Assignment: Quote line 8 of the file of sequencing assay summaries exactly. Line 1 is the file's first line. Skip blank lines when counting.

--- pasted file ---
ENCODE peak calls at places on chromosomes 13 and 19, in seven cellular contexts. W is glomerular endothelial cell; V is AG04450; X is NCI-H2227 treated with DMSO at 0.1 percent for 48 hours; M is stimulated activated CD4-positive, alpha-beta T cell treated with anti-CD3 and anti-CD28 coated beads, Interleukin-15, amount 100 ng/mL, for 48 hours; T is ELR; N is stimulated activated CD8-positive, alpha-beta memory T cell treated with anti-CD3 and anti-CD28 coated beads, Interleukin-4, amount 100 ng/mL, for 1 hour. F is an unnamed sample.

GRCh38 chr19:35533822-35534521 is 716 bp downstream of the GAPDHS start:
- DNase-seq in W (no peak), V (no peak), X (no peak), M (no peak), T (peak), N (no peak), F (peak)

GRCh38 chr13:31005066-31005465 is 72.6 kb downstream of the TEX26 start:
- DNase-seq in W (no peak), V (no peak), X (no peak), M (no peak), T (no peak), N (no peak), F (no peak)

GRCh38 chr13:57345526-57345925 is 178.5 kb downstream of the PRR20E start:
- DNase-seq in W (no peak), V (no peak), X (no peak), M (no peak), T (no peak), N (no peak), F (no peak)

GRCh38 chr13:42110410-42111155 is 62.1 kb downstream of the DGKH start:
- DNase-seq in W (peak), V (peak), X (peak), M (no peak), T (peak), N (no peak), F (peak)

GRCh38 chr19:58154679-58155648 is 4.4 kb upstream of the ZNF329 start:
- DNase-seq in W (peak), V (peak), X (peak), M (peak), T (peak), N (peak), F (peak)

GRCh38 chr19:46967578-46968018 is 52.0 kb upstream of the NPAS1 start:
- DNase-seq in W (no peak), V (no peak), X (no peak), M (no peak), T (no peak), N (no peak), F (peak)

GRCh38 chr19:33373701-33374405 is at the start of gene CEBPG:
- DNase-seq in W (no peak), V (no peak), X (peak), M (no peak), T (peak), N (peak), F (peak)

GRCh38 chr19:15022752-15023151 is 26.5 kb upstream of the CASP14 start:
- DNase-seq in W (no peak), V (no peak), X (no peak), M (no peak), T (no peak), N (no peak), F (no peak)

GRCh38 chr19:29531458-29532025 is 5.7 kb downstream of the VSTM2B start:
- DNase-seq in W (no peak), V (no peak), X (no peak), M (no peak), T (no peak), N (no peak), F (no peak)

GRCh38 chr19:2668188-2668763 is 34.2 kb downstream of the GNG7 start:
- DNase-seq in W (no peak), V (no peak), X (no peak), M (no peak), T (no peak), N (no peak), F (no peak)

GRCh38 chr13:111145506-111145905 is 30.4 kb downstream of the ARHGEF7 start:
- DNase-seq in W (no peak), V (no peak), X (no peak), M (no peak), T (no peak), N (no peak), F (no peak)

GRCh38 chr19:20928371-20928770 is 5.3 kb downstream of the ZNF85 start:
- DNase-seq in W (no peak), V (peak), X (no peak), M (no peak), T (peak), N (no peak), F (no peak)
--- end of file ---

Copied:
GRCh38 chr13:42110410-42111155 is 62.1 kb downstream of the DGKH start: